## Function list

Here's a list of all such functions. Many might be essentially redundant (easily explained based on the behavior of another), but here they all are anyway.

Note: except for SystemPrivateValidMeijerGQ, which seems unrelated.

SystemPrivate*Entry*

• SystemPrivateSetNoEntry
• SystemPrivateEntryQ
• SystemPrivateNoEntryQ
• SystemPrivateHoldSetNoEntry
• SystemPrivateHoldEntryQ
• SystemPrivateHoldNoEntryQ
• SystemPrivateConstructNoEntry

SystemPrivate*Valid*

• SystemPrivateSetValid
• SystemPrivateValidQ
• SystemPrivateNotValidQ
• SystemPrivateHoldSetValid
• SystemPrivateHoldValidQ
• SystemPrivateHoldNotValidQ

The functions here of the form SystemPrivate*Hold* might well be the same as the ones without Hold in the name, except for the HoldAllComplete attribute, and might just perform the relevant {action on/assignment of flags to} a held argument instead of a fully-evaluated argument. So, they might not need any special treatment or documentation.

Likewise, the *Q functions might be straightforward given other info, but it could be a good chance to document under what circumstances they will evaluate to True.

• [1/2] There isn't much mystery here. AFAIK, internally expressions have two bit flags for "Valid" and "NoEntry", which can be set, but not unset. When you deal with expressions in WL, those are essentially read-only pointers, and expressions are mostly immutable (with just mentioned exceptions). Whenever you pass an expression to a function, and it is able to return the same expression (sorting a list of expressions is one non-trivial example), you will get back same pointers. Otherwise, you get different ones, e.g. pointing at copies. Sep 1, 2021 at 6:15
• [2/2] Immutability of WL makes this all mostly irrelevant though. You normally don't need to go to these low-level details, because we are used to operate on the copies. Mostly in WL programming, the pointer nature of manipulated expressions does not matter exactly because of immutability. You may need these details when defining your own data types, which you may want to behave as atomic / no-entry. The "Valid" flag is occasionally useful to avoid infinite recursion in constructors (distinguish between an already constructed expr and a constructor call), and for a few other things. Sep 1, 2021 at 6:24
• 1/2 Thanks! Right, I know it's mostly irrelevant—I am specifically interested in these sort of edge cases and low-level details (otherwise I wouldn't have asked the question!). I still feel as though I don't have: a full understanding of when an expression is pointing to one location vs. another (when it makes copies, when it doesn't); what other effects and relations the no-entry flag has beyond "making an internal expression seem atomic"—at what point in the evaluation process is it checked? (is it checked at a specific point?); are these the only flags an internal expression can have; Sep 1, 2021 at 6:44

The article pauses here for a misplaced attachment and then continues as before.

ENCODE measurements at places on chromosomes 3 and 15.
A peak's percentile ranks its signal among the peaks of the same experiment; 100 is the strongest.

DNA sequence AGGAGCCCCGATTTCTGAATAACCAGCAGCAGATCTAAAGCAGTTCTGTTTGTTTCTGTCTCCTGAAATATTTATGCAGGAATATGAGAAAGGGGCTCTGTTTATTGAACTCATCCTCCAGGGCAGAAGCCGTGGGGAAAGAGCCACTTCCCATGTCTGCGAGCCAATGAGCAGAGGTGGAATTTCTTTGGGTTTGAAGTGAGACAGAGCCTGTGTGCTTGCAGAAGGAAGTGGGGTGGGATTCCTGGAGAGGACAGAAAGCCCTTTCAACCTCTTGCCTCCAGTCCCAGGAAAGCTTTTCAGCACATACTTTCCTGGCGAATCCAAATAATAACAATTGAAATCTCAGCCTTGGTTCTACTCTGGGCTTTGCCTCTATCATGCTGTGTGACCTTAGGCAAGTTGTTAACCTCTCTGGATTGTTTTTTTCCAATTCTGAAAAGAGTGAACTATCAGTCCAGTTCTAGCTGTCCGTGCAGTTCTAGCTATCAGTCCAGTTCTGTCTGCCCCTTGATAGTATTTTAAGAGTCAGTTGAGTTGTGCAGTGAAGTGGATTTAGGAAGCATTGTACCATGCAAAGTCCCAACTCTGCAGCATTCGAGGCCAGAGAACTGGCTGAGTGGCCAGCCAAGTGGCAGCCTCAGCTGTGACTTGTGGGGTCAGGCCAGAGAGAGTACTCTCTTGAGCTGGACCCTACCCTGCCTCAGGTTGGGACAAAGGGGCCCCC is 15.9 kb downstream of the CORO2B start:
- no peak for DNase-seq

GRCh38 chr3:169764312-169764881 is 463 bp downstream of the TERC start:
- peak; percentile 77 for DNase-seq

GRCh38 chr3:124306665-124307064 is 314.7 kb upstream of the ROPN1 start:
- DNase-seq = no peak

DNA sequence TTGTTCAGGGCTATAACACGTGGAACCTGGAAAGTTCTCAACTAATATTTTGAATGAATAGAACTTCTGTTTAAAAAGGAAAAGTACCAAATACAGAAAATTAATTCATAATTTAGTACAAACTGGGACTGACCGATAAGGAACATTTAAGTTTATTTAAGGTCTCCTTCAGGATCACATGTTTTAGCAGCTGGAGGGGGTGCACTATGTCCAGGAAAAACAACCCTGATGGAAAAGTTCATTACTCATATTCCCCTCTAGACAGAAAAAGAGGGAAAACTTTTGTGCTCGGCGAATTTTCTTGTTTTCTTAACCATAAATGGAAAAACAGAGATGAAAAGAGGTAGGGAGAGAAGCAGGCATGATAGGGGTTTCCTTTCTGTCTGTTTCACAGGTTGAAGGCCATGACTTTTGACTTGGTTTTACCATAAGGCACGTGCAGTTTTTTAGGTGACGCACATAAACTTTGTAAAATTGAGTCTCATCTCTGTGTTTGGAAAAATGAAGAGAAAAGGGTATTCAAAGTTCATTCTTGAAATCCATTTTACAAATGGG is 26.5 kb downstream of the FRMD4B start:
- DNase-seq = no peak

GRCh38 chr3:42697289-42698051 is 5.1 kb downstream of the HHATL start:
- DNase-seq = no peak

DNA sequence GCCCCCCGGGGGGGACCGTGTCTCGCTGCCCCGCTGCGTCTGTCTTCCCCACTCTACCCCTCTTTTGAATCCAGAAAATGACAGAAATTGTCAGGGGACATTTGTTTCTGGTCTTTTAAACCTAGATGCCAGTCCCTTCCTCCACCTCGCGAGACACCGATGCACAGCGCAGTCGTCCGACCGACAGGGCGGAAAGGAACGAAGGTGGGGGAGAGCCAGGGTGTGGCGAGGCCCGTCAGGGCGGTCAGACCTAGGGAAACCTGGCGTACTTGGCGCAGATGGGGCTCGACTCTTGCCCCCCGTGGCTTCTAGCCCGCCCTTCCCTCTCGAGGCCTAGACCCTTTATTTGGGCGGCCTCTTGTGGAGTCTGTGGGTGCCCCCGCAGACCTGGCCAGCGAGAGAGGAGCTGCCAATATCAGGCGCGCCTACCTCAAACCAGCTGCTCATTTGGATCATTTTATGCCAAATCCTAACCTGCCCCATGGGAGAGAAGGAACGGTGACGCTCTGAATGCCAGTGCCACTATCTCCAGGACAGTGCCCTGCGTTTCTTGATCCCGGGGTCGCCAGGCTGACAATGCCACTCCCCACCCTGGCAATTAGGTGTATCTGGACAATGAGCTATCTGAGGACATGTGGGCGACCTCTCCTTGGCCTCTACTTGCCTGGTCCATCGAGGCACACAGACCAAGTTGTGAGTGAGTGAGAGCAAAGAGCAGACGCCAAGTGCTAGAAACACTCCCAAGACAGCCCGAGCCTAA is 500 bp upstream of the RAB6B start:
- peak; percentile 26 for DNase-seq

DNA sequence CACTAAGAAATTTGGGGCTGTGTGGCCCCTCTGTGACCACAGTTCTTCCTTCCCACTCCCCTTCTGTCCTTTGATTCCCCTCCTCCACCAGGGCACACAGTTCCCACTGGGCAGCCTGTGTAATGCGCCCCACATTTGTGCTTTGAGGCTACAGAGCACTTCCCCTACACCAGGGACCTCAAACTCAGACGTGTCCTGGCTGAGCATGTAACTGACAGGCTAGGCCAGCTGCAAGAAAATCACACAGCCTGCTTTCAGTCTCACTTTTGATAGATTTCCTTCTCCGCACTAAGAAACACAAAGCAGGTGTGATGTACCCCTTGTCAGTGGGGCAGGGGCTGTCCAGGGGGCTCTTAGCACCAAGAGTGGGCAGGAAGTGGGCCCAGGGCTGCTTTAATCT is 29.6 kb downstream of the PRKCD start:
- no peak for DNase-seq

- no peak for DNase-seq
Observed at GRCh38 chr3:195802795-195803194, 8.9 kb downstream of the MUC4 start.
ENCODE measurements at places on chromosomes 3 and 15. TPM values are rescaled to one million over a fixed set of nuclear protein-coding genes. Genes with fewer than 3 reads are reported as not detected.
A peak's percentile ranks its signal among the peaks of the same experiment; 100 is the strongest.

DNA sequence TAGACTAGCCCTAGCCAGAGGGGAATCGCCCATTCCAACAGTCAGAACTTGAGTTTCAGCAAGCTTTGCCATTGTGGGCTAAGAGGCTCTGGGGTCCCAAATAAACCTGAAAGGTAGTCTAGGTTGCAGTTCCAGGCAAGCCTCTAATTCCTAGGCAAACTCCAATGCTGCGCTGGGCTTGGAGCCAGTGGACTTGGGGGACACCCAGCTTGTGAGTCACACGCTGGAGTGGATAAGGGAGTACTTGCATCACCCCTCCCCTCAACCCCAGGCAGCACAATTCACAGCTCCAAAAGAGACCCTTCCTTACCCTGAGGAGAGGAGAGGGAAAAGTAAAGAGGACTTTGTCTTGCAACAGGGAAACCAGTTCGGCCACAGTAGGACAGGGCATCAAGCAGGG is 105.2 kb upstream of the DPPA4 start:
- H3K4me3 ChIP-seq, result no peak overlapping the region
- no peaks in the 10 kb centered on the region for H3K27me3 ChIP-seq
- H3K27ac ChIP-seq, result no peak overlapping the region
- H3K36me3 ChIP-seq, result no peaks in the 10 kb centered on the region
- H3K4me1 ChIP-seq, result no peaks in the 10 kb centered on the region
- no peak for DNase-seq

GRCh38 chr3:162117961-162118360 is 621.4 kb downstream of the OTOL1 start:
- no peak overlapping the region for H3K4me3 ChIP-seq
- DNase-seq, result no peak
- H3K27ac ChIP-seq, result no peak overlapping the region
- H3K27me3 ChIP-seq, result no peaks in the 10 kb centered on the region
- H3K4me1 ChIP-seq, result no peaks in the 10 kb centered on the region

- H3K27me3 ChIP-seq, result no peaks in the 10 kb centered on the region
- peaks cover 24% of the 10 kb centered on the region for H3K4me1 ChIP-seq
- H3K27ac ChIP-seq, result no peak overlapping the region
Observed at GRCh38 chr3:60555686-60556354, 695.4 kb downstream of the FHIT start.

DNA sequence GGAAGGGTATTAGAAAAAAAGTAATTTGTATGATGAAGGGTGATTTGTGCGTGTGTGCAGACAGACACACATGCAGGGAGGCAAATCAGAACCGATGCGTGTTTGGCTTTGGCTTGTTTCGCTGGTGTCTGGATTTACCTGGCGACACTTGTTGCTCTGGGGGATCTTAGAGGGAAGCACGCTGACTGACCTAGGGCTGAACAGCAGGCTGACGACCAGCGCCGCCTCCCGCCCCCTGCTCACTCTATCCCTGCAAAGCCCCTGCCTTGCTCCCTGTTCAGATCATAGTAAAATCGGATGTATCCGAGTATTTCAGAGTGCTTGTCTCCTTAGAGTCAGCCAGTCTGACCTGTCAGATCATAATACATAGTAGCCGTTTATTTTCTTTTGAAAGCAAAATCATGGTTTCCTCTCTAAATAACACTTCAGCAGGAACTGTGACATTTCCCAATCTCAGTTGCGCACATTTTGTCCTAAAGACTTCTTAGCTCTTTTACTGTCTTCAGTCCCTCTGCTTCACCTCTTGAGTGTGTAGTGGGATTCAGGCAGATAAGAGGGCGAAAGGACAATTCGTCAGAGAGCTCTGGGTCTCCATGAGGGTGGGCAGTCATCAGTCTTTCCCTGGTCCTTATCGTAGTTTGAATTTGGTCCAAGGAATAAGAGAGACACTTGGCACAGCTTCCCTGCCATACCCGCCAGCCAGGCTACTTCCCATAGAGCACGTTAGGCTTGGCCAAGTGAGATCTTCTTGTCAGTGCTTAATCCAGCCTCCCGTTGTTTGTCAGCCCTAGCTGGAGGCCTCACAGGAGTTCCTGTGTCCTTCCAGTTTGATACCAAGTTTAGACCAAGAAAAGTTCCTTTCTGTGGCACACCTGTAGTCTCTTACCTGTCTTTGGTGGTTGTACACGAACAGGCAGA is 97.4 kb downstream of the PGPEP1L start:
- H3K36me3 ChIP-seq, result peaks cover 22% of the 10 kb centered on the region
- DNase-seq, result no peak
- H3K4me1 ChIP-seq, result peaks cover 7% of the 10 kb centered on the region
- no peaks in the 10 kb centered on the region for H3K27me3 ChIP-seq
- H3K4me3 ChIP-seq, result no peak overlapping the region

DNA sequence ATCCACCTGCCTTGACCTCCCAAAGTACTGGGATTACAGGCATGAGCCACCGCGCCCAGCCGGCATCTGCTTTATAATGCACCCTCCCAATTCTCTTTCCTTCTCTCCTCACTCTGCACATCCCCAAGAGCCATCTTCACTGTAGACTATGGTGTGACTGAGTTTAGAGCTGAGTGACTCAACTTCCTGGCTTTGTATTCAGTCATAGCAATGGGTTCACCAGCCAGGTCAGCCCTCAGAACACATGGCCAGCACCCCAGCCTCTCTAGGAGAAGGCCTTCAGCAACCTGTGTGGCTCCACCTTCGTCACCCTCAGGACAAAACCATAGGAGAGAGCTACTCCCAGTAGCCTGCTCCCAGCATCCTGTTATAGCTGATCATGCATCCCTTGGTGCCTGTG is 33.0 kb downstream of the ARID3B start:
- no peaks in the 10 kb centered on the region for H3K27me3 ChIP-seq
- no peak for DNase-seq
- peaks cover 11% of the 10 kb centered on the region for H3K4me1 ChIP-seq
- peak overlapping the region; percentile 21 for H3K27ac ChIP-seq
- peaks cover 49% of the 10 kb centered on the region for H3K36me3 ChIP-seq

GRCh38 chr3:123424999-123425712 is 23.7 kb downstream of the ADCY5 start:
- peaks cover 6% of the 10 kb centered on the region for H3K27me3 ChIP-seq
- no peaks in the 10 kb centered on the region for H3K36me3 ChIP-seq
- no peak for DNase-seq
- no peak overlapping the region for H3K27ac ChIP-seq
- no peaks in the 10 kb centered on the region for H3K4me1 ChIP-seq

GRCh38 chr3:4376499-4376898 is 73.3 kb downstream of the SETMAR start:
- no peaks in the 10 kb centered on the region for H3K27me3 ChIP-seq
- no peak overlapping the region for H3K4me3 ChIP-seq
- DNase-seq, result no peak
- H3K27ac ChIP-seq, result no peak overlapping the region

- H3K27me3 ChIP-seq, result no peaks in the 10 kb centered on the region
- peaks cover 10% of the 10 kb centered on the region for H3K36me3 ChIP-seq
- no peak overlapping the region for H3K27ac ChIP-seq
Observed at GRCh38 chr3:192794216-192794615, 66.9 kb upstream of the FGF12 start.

• 2/2 are there any "gotchas" where we'll make a copy without thinking we did; what's the difference between ConstructNoEntry and SetNoEntry`; etc. I've seen how these can be used, in an engineering sense—I'm looking for a detailed idea of the rules these flags (and data management in mathematica in general) obey and how they work, since we can't use the typical term-replacement evaluation process to model them fully without augmenting it somehow. (@LeonidShifrin) Sep 1, 2021 at 6:47
• I am certainly not qualified to explain in detail the internals of how these features are implemented and work inside. I can say though that I personally never needed that full knowledge for top-level WL programming. I tend to view uses of these essentially internal features in top-level WL code, as feature abuse for 95 percent of cases, since this goes against WL programming model. For example, using no-entry flag for custom composite types is a poor man's version of encapsulation, making up for the lack of general mechanism for encapsulation and defining custom types in the language. Sep 1, 2021 at 13:46